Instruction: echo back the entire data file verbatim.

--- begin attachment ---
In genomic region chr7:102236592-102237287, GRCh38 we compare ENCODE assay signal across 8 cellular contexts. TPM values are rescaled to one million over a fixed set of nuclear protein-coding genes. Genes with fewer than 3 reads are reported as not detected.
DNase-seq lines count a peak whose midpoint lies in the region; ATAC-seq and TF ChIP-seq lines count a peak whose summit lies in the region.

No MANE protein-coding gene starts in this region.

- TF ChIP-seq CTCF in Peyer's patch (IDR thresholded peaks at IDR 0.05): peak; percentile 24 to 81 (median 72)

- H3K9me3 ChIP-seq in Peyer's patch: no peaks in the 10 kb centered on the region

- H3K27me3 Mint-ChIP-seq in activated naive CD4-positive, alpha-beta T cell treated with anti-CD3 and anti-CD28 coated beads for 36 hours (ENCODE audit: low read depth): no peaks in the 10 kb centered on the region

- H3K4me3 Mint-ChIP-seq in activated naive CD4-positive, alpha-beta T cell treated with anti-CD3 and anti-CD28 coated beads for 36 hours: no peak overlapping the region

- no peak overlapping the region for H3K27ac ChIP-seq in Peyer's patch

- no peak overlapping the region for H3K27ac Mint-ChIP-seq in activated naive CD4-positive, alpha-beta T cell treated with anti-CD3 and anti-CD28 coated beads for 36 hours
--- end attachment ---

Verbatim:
In genomic region chr7:102236592-102237287, GRCh38 we compare ENCODE assay signal across 8 cellular contexts. TPM values are rescaled to one million over a fixed set of nuclear protein-coding genes. Genes with fewer than 3 reads are reported as not detected.
DNase-seq lines count a peak whose midpoint lies in the region; ATAC-seq and TF ChIP-seq lines count a peak whose summit lies in the region.

No MANE protein-coding gene starts in this region.

- TF ChIP-seq CTCF in Peyer's patch (IDR thresholded peaks at IDR 0.05): peak; percentile 24 to 81 (median 72)

- H3K9me3 ChIP-seq in Peyer's patch: no peaks in the 10 kb centered on the region

- H3K27me3 Mint-ChIP-seq in activated naive CD4-positive, alpha-beta T cell treated with anti-CD3 and anti-CD28 coated beads for 36 hours (ENCODE audit: low read depth): no peaks in the 10 kb centered on the region

- H3K4me3 Mint-ChIP-seq in activated naive CD4-positive, alpha-beta T cell treated with anti-CD3 and anti-CD28 coated beads for 36 hours: no peak overlapping the region

- no peak overlapping the region for H3K27ac ChIP-seq in Peyer's patch

- no peak overlapping the region for H3K27ac Mint-ChIP-seq in activated naive CD4-positive, alpha-beta T cell treated with anti-CD3 and anti-CD28 coated beads for 36 hours